Same-risk areas and regional enforcement worry conference delegates
Plans to establish ‘same-risk areas’ (SRAs) under IMO’s Ballast Water Management Convention (BWMC) are “on the move” according to one of the panellists in a session looking at ballast water treatment topics during ShipInsight’s conference last month (14 February).
Dr Frank Stuer-Lauridsen, chief executive of the Danish maritime environmental consultancy Litehauz, has written papers
and made presentations on the topic for a number of years, including contributing to submissions to IMO. Its Marine Environment Protection Committee started considering same-risk areas at MEPC 68 in 2015 and defined them in the BWMC’s G7 Guidelines during MEPC 71 in July 2017. Yet still no SRA has been declared.
Another speaker, the chief executive of Coldharbour Marine Andrew Marshall, underlined the difficulties facing ships because of the lack of SRAs. At the moment, if a vessel took on ballast in a port and barely moved before discharging it, that water would have to be treated. It is counter-intuitive, he said.
Dr Stuer-Lauridsen agreed. Although the BWMC allows for water to be discharged in the ‘same location’, there has been little discussion about what that means, he said. “You cannot move to the next berth because then you are not in the same location,” he said. But he has been involved in research into natural dispersal patterns of marine organisms and that is being used to identify the size of safe-risk areas. As a result, he told delegates, Denmark and Sweden are “in the process of looking into it for vessels that trade in the Kattegat area.”
His comments came after his introductory remarks to the conference, in which he warned that regional approaches to ballast management could emerge in the future. He mentioned the varied responses to open loop scrubbers as a precedent, pointing out that although IMO has agreed discharge criteria for scrubbers, there are countries that do not want any discharges in their waters.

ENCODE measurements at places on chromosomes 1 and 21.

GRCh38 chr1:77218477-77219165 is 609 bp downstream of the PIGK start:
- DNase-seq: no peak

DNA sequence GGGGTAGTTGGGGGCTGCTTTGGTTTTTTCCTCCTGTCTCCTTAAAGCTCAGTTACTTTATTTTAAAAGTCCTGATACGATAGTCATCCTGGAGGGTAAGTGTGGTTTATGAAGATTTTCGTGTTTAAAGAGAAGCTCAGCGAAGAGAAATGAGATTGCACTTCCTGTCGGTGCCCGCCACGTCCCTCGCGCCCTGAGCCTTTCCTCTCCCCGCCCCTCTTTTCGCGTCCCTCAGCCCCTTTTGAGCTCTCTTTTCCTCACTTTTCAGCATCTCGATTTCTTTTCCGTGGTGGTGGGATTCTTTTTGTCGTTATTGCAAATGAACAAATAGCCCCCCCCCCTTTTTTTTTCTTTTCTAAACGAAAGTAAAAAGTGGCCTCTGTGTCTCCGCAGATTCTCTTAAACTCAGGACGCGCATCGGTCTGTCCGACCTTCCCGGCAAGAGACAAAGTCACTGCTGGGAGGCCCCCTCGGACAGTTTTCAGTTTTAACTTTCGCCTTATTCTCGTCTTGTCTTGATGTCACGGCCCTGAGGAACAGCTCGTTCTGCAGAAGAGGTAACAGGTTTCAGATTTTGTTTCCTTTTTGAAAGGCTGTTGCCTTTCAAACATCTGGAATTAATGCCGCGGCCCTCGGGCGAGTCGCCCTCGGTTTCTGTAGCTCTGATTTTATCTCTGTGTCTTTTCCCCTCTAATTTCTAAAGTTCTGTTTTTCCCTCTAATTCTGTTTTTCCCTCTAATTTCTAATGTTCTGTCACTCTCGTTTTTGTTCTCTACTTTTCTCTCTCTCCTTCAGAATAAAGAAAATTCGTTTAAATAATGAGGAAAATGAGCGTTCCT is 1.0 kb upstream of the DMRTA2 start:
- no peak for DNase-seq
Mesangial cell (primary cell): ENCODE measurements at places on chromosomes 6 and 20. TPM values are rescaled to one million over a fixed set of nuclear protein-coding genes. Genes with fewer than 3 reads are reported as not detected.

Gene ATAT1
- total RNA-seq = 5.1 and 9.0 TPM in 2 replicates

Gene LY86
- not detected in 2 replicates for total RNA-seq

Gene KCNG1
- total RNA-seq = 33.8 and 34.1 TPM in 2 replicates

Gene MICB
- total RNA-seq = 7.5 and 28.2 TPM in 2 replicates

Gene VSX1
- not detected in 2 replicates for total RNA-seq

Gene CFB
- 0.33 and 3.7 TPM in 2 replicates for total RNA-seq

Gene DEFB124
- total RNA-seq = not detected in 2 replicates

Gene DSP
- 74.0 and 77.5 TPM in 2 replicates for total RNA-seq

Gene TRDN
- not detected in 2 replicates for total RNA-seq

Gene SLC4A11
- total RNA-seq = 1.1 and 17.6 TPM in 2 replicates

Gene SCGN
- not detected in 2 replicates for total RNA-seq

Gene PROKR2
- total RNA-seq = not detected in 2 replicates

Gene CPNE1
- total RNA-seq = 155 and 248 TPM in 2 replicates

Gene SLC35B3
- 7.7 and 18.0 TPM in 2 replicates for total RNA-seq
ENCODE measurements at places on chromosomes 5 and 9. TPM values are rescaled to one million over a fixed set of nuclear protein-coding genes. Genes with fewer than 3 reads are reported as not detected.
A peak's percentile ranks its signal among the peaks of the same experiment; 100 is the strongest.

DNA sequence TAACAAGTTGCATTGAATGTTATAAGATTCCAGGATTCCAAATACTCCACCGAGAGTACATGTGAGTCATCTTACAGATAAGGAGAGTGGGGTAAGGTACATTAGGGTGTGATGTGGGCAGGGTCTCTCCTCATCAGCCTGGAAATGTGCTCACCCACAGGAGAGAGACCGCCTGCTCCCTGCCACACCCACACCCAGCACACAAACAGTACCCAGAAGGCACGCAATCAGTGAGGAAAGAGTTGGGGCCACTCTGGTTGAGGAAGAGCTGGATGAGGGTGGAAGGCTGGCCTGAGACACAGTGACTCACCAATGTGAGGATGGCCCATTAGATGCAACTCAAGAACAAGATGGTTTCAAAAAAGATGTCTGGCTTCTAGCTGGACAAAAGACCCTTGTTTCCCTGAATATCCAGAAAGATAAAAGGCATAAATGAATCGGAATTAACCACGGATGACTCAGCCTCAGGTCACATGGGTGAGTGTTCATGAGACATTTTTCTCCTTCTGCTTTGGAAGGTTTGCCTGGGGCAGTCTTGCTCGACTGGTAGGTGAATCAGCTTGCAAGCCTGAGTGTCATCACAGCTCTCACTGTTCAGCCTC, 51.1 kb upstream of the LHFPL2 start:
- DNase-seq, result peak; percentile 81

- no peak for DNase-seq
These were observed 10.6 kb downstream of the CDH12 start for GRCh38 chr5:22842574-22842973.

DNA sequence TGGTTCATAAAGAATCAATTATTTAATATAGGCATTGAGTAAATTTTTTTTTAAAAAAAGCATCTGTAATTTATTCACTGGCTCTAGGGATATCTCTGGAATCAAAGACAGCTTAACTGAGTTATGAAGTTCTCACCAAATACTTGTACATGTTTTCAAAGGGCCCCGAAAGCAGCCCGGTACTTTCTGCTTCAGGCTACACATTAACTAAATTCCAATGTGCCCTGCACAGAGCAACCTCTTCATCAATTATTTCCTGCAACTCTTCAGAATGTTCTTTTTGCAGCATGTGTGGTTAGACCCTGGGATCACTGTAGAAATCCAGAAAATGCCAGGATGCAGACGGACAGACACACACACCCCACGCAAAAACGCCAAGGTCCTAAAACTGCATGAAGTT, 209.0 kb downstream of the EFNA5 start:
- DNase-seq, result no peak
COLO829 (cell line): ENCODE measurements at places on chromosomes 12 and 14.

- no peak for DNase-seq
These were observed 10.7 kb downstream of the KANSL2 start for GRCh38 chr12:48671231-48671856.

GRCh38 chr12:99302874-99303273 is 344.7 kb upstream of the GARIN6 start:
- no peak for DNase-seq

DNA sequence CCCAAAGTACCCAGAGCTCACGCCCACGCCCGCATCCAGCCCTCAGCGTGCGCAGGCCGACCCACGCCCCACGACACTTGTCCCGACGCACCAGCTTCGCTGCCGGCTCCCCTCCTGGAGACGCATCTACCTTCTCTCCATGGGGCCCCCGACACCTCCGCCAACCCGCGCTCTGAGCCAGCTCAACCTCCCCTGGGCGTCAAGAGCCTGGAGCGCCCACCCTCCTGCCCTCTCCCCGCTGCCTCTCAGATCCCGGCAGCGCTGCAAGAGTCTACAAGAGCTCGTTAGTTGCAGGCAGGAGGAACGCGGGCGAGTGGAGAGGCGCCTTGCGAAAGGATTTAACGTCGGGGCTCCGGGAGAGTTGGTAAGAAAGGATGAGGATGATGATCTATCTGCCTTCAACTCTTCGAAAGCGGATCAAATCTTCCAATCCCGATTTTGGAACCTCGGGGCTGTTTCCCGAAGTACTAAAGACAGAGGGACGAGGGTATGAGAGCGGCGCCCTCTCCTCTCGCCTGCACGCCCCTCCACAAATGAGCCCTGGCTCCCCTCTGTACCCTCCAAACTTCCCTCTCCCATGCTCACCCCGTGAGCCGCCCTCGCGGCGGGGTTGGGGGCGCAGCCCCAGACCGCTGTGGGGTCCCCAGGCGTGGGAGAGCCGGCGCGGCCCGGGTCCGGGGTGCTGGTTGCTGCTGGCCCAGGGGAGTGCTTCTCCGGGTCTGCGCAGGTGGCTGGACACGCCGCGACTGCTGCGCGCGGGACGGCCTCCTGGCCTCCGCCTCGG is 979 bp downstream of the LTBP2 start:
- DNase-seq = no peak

European countries in particular are using the EU’s Water Framework Directive to support their policies, he said, “so what I fear is that we will see some of the same actions taken with ballast water if we are not careful. Are you prepared for that?” he asked conference attendees. As to what being careful involved, however, he was less clear. “I don’t know yet.”
One region that does have its own approach, of course, is the US and delegates questioned whether the discharge limits demanded by some of its states are technically possible to meet. Mr Sahlén said that, from an R&D point of view, “everything is possible”, but he cautioned that in solving one environmental problem, another difficulty might be caused. “We can squeeze up the power and increase the dosing” but since the limits are undetectable to most instruments, it is not clear how much treatment would actually be needed.
Mr Marshall agreed. “The additional resources and the compromises made to achieve [those limits] will massively impact on shipowners and operators,” he said.
So he welcomed the US Vessel Incidental Discharge Act (VIDA), which was signed into law by President Trump on 4 December 2018 and will establish a nationwide approach to ballast water treatment standards. The US Coast Guard must publish a draft policy letter within 180 days (by 2 June 2019) followed by up to 60 days of public consultation. A final policy letter must be published by 4 December 2019.
This process is intended to give the various states a say in developing those policies and Mr Sahlén described this arrangement as a compromise; “how this is going to play out, no one really knows.” Mr Marshall shared his uncertainty over how individual states will react to VIDA. He singled out California’s ballast treatment requirements as “an example where idealism has got in the way of pragmatism” and hoped that VIDA’s provisions “will win out overall and common sense prevails.”
Taking a broad view of current attitudes to ballast management, Mr Sahlén described what he saw as a shift in emphasis away from type-approvals and towards installation and enforcement as various deadlines come into effect this year and next. “The peak for installations is coming,” he said. “You need to get all your plans prepared and secure your equipment and installation capacity.”
Mr Marshall expressed astonishment that, even now, “there are still a lot of people in complete denial over whether this legislation will be implemented at all.” This is reflected across the manufacturing sector by a lack of orders, he said. “It is ten to midnight; where are all the customers?” He also said that some owners approach him with requests to install a system during a drydocking just three months in advance, “completely failing to understand the lead times and the scale of the engineering task involved in fitting a ballast water treatment system.”